Even as coral reef scientists from the Australian Institute of Marine Science (AIMS) are saying the GBR may escape a major bleaching event this year, the upcoming launch of the UN's Intergovernmental Panel on Climate Change (IPCC) report on climate change is turning up the heat on the issue of global warming.
The report, entitled Climate Change 2007: The Physical Science Basis, will summarise current scientific knowledge on climate change and will provide irrefutable evidence that human activities, by increasing greenhouse gas concentrations, are having a measurable effect on global climate.
AIMS climate expert Dr Janice Lough says the report won't contain any surprises.
"The report is based on scientific literature that has been published over a number of years so most of the information is already out among the scientific community.
"For AIMS, this report further justifies the significant effort we have been investing in climate research over the years and reaffirms the relevance of our ongoing research into the nature of global climate change and its potential impact on Australia's tropical marine ecosystems such as the Great Barrier Reef."
Another IPCC report on the impacts of global climate change (scheduled for release in April 2007) will contain a chapter on the expected impacts of climate change in Australia and on the Great Barrier Reef.
Dr Lough and her colleagues believe that climate change will have significant consequences for coral reefs. AIMS coral expert Dr Ray Berkelmans says the pace of global warming presents a major concern for reef building organisms like corals.
"These animals can't adapt quickly enough to respond to our rapidly changing climate. As a result of recent global warming we have seen increased mass bleaching events on the GBR and elsewhere since the mid-170s."
The GBR has warmed an average of only 0.4oC since the 1thcentury but scientists say this is enough to cause major damage. Corals live near the upper limit of their temperature tolerance. During the large-scale bleaching events of 18, 2002 and 2006, local water temperatures rose 1-2oC above the seasonal average. The pace of warming is of major concern as it gives organisms little time to respond or adapt to the changed climate conditions and Dr Berkelmans says the GBR could be 1-oC warmer by the end of this century, making coral bleaching an annual event and causing widespread destruction to coral reef communities.
As if the predictions for reefs experiencing global warming are not dire enough, Dr Lough points out that rising temperatures are not the only climate change threat to coral reefs. There is general scientific consensus that increasing ocean acidity due to rising carbon dioxide (produced by the burning of fossil fuels) has serious implications for coral reefs and other marine calcifying organisms and is likely to alter the makeup of marine ecosystems and weaken coral reef structures.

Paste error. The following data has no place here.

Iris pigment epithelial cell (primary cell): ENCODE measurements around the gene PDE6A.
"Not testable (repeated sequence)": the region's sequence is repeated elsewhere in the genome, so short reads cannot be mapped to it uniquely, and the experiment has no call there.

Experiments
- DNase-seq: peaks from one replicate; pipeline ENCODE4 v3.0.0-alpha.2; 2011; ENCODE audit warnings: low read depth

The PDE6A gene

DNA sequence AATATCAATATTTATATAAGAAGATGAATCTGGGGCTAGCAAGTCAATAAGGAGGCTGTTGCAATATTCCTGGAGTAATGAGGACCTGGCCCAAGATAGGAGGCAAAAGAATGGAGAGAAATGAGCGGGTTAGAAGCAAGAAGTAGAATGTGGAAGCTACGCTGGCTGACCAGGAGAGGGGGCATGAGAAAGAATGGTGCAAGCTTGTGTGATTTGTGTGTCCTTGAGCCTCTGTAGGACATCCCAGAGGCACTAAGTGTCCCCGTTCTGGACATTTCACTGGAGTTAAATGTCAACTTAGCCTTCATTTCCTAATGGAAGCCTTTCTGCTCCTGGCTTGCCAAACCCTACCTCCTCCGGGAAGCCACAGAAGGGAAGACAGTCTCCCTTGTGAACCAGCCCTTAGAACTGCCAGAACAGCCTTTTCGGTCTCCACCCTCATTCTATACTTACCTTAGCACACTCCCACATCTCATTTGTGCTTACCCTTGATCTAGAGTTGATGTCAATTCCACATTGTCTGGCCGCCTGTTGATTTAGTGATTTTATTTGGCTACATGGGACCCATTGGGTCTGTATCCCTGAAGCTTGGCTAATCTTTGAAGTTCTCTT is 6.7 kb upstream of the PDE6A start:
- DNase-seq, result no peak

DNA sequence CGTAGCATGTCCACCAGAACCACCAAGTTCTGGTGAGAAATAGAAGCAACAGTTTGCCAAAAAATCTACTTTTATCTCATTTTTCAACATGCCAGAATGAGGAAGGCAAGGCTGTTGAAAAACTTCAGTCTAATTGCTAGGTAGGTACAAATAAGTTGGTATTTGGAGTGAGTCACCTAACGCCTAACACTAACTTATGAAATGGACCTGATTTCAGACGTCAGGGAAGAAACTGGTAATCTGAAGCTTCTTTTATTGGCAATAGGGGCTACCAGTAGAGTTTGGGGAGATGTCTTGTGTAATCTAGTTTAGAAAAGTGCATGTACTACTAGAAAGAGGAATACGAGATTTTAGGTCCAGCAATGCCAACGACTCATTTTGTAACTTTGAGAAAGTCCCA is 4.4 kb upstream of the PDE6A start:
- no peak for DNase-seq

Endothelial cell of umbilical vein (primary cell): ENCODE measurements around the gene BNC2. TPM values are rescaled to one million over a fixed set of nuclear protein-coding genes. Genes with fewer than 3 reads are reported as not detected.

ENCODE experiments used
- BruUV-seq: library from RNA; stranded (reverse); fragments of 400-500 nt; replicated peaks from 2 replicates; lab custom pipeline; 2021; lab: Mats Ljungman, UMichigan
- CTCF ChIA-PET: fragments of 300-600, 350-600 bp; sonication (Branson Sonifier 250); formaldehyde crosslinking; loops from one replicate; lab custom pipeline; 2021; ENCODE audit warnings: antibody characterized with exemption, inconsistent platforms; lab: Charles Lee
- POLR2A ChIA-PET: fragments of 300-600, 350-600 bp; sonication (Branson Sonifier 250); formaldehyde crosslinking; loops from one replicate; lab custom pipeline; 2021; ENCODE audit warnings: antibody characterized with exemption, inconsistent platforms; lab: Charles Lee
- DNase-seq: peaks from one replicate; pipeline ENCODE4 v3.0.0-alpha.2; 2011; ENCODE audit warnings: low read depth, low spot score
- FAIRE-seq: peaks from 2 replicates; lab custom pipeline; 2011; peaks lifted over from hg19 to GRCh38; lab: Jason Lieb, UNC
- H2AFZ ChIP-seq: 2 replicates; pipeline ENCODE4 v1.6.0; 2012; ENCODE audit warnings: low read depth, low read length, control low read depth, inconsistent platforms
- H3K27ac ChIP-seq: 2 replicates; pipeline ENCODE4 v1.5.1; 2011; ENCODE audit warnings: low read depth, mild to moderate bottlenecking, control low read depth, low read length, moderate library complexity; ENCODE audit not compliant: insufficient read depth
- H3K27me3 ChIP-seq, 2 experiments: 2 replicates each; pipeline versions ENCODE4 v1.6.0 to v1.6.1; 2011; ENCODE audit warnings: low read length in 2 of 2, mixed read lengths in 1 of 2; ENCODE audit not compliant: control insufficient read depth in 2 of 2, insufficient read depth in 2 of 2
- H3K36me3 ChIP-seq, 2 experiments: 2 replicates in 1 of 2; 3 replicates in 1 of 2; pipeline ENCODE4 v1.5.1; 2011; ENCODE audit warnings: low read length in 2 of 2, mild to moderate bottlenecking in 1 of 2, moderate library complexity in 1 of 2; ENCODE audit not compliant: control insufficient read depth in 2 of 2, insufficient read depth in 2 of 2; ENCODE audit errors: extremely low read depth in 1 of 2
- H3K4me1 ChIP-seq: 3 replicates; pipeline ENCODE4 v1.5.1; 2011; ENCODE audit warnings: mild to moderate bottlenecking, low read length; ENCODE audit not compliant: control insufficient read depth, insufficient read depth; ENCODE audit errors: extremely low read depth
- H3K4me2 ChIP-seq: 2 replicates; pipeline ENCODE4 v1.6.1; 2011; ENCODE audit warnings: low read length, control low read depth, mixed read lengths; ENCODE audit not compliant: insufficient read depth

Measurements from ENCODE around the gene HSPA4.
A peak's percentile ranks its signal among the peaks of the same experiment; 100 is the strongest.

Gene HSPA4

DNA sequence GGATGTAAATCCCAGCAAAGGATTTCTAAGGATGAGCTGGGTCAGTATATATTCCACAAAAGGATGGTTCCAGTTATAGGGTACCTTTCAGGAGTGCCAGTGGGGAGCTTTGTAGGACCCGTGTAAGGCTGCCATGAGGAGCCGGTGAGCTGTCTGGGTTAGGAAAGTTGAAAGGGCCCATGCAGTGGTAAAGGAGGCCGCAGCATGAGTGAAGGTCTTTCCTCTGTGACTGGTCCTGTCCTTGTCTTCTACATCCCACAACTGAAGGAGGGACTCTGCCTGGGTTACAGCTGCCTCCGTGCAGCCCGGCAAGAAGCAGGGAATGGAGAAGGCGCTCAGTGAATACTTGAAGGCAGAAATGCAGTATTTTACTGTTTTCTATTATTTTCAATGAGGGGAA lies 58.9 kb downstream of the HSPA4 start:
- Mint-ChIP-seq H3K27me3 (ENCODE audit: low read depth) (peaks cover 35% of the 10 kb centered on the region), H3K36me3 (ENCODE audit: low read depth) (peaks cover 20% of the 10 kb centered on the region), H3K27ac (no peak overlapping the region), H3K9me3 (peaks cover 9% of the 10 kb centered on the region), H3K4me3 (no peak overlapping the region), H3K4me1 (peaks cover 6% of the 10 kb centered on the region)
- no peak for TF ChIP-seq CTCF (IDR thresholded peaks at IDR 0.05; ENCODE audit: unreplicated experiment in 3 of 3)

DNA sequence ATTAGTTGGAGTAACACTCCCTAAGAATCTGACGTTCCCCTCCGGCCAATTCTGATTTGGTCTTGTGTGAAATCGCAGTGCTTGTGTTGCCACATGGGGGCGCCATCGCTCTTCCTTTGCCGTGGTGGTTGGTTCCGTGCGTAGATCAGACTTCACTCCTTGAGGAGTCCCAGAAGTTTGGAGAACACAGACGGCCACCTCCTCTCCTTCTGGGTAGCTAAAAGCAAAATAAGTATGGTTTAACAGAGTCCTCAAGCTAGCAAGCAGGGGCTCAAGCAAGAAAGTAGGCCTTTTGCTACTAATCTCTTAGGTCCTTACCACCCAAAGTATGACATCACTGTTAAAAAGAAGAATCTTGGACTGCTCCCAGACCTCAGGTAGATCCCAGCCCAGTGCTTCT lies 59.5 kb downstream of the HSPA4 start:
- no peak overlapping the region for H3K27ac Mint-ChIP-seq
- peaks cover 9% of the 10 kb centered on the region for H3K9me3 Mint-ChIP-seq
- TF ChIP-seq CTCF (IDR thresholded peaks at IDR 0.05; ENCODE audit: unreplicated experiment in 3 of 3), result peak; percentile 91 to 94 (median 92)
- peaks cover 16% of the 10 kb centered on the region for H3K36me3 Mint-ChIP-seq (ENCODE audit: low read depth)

"Approximately 0% of excess atmospheric carbon dioxide has been absorbed by the world's oceans, increasing their acidity. More acidic waters make it difficult for corals and other marine calcifying organisms (such as animals with shells) to form their skeletons which are ultimately responsible for building the physical structure of the reef," says Dr Lough.
Scientists believe that increased intensity of tropical cyclones will also cause more frequent damage to coral reef structures and that changes to the physical structure of coral reefs will have significant impacts on the thousands of other organisms that rely on these structures to provide habitats and food.
In addition to the stresses of temperature increases and rising ocean acidity, coral reefs must contend with land-based run-off containing high levels of sediment and nutrients. Poor water quality on nearshore reefs inhibits their ability to recover from coral bleaching events.
Dr Lough says that while local efforts to manage reef systems are important, drastic global actions are necessary immediately to stabilize and reduce greenhouse gas emissions and reverse the effects of climate change on reefs.
"Well-protected and well-managed reefs are more resilient to stresses but are still not immune to the large-scale effects of rising water temperatures and changing ocean chemistry.
"In short, we have a sensitive ecosystem that we predict will be spending an increasing amount of time in warmer, more acidic waters. The outlook for the GBR is anything but bright unless we can make some major changes very quickly."
The IPCC report is a grim reminder that we need to act now to reduce our energy consumption and reverse the high greenhouse gas concentrations that are already having a measurable impact on our world."
Ongoing scientific research at AIMS directly addresses key issues associated with the regional impacts of global warming. Scientists from AIMS are approaching the issue of climate change using technologies ranging from genetic analysis to monitoring of whole ecosystems. AIMS scientists are:
monitoring detailed changes in weather, climate and circulation on the GBR.
looking back into the past using centuries-old coral cores to detect recent environmental trends and track the growth responses of corals to changing environments.
studying the potential for reef corals to adapt to climate change by focusing on the key relationship between corals and the single-celled algae living within their tissues. Prior research suggests that this relationship is critical in predicting a coral's ability to withstand varying environmental conditions.
Visit www.aims.gov.au for the AIMS Marine Backgrounder on climate change and coral reefs.
Dr Janice Lough , Principle Research Scientist
Telephone : 07 4753 4248
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Wendy Eller y, AIMS Media Liaison
Mobile : 0418 729 265
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